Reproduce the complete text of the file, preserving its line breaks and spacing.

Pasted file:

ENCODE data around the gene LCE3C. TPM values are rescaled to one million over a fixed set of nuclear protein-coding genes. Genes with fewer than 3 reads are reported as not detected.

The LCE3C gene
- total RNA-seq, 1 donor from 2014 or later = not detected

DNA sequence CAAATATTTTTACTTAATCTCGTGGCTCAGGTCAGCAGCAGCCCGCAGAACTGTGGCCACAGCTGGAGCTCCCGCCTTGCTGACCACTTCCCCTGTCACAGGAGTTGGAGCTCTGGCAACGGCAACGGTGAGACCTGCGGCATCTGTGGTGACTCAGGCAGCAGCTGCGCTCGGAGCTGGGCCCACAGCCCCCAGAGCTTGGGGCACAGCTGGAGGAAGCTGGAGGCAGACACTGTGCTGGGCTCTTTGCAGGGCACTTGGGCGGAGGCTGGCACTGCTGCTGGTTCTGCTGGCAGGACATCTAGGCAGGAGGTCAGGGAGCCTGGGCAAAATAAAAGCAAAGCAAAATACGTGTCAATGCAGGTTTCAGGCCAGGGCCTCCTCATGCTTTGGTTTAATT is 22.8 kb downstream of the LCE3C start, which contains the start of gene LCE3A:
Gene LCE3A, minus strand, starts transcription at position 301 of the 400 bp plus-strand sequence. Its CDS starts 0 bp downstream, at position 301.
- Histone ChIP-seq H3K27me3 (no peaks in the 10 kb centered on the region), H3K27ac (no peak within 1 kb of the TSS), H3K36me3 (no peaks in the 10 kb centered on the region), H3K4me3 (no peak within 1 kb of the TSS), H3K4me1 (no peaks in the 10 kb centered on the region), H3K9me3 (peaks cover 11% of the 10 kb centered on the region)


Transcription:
ENCODE data around the gene LCE3C. TPM values are rescaled to one million over a fixed set of nuclear protein-coding genes. Genes with fewer than 3 reads are reported as not detected.

The LCE3C gene
- total RNA-seq, 1 donor from 2014 or later = not detected

DNA sequence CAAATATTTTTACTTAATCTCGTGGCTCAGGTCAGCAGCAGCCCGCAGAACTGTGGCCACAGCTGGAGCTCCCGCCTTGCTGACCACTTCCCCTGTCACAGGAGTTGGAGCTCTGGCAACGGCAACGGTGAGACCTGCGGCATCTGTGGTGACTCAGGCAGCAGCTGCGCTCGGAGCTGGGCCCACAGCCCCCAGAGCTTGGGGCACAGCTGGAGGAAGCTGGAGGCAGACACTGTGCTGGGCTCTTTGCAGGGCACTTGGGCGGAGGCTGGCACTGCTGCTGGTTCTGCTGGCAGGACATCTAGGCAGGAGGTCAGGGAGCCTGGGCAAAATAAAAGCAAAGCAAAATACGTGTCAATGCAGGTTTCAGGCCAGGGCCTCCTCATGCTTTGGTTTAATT is 22.8 kb downstream of the LCE3C start, which contains the start of gene LCE3A:
Gene LCE3A, minus strand, starts transcription at position 301 of the 400 bp plus-strand sequence. Its CDS starts 0 bp downstream, at position 301.
- Histone ChIP-seq H3K27me3 (no peaks in the 10 kb centered on the region), H3K27ac (no peak within 1 kb of the TSS), H3K36me3 (no peaks in the 10 kb centered on the region), H3K4me3 (no peak within 1 kb of the TSS), H3K4me1 (no peaks in the 10 kb centered on the region), H3K9me3 (peaks cover 11% of the 10 kb centered on the region)